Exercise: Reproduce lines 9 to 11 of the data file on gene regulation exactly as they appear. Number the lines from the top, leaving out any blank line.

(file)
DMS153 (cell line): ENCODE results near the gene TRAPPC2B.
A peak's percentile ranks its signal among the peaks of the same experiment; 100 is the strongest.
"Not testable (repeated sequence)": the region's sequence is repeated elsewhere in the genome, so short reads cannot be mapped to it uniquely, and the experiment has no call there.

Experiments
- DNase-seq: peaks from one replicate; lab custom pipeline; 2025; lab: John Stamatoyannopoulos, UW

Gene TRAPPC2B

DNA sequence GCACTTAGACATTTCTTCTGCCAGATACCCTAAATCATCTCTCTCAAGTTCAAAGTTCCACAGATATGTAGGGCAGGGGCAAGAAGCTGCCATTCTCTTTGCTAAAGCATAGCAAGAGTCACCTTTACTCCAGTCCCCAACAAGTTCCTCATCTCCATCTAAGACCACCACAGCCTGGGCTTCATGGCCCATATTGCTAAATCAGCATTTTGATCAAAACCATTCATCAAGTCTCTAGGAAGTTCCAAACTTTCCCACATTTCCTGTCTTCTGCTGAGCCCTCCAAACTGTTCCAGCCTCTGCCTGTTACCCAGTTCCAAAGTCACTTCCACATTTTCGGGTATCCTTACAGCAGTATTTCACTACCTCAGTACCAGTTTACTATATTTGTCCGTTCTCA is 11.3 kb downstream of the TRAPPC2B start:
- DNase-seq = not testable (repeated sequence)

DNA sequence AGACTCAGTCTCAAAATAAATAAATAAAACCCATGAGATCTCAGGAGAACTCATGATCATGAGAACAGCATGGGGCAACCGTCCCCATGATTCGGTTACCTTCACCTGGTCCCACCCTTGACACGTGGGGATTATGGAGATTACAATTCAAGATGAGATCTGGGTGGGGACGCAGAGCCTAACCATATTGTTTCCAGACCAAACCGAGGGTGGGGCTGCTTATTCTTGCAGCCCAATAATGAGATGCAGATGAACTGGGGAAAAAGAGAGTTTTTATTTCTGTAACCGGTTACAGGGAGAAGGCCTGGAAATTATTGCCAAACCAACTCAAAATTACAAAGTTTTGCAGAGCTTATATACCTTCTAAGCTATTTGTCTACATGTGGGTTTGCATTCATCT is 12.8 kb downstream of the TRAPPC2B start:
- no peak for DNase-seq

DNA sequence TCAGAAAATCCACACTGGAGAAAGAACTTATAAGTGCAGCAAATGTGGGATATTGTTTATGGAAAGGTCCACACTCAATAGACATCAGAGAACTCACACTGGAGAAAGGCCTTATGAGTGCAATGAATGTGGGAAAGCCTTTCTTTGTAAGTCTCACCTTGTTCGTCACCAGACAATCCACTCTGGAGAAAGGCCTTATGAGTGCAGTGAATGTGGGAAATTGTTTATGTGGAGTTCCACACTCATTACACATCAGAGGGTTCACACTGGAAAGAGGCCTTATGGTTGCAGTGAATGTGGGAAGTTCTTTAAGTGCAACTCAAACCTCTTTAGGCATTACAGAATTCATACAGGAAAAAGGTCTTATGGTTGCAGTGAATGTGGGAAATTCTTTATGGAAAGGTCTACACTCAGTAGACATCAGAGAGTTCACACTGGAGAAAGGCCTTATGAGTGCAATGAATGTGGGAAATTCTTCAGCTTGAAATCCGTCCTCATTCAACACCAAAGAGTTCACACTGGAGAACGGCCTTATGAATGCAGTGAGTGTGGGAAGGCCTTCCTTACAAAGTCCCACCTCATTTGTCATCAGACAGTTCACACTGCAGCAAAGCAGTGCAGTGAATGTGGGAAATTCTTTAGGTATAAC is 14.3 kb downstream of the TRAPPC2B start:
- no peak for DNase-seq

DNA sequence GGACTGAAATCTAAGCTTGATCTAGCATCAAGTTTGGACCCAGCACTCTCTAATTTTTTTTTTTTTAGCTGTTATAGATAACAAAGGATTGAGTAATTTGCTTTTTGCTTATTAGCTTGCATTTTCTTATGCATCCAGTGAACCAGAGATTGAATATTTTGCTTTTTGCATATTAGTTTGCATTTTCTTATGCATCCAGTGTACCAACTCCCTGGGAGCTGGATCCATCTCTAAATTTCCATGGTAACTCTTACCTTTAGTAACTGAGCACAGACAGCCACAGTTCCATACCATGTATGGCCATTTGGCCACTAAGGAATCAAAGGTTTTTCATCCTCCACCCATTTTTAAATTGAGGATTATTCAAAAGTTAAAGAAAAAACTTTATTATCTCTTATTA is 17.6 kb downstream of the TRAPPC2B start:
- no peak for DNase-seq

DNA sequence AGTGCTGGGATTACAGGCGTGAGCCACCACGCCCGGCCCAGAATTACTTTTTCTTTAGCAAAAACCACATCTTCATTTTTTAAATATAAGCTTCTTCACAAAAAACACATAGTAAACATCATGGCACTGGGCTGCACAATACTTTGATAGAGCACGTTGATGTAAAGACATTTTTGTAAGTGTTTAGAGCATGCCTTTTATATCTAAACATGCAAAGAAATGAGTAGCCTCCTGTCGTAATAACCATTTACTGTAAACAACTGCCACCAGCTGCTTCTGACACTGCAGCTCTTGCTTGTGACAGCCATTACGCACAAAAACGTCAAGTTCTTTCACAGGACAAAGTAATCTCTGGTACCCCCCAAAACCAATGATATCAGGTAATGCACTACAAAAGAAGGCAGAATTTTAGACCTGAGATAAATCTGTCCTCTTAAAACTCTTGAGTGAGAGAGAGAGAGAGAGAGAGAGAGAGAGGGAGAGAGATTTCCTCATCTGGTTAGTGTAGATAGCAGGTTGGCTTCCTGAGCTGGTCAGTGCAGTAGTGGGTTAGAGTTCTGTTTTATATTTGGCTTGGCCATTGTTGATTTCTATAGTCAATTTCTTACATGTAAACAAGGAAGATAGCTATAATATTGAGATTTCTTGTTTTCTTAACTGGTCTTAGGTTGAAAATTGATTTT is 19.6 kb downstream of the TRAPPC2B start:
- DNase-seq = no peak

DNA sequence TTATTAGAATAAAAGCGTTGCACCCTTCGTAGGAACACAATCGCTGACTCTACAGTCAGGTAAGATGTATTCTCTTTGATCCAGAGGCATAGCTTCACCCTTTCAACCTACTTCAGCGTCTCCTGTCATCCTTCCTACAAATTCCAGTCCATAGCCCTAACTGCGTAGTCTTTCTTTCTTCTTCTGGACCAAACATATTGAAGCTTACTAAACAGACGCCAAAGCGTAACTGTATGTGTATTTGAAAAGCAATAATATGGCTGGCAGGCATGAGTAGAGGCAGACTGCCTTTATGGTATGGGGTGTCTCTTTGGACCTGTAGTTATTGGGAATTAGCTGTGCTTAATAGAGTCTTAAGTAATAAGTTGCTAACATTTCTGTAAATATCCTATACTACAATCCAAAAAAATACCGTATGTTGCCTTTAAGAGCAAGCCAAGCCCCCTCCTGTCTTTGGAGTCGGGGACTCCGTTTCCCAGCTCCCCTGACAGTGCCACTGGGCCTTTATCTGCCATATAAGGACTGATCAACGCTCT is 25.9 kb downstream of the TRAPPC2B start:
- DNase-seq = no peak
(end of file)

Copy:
DNA sequence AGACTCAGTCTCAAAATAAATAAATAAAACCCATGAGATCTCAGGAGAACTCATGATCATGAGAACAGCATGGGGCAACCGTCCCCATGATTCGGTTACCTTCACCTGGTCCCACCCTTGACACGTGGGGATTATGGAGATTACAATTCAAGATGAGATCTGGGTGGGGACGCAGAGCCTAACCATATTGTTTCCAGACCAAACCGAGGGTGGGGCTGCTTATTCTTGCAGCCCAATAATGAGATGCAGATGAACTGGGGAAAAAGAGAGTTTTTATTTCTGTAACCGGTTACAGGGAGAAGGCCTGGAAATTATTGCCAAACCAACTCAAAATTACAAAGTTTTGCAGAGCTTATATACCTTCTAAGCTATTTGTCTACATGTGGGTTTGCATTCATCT is 12.8 kb downstream of the TRAPPC2B start:
- no peak for DNase-seq

DNA sequence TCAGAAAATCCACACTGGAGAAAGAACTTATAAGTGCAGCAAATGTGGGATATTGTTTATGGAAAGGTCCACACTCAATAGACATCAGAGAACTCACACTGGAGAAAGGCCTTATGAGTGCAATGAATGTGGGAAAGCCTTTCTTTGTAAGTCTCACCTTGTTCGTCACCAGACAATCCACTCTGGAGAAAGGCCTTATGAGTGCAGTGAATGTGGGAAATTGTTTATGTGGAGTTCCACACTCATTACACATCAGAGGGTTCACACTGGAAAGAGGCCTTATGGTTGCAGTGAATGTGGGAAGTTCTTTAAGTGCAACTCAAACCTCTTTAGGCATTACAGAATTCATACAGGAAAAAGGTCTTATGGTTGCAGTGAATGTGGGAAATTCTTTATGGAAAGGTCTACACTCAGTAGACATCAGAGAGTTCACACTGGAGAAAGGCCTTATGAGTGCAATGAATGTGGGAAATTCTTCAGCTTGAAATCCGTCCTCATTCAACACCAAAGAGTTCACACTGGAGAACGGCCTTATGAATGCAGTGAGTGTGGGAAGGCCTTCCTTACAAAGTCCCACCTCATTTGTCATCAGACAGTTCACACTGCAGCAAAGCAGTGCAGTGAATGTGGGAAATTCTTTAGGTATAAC is 14.3 kb downstream of the TRAPPC2B start: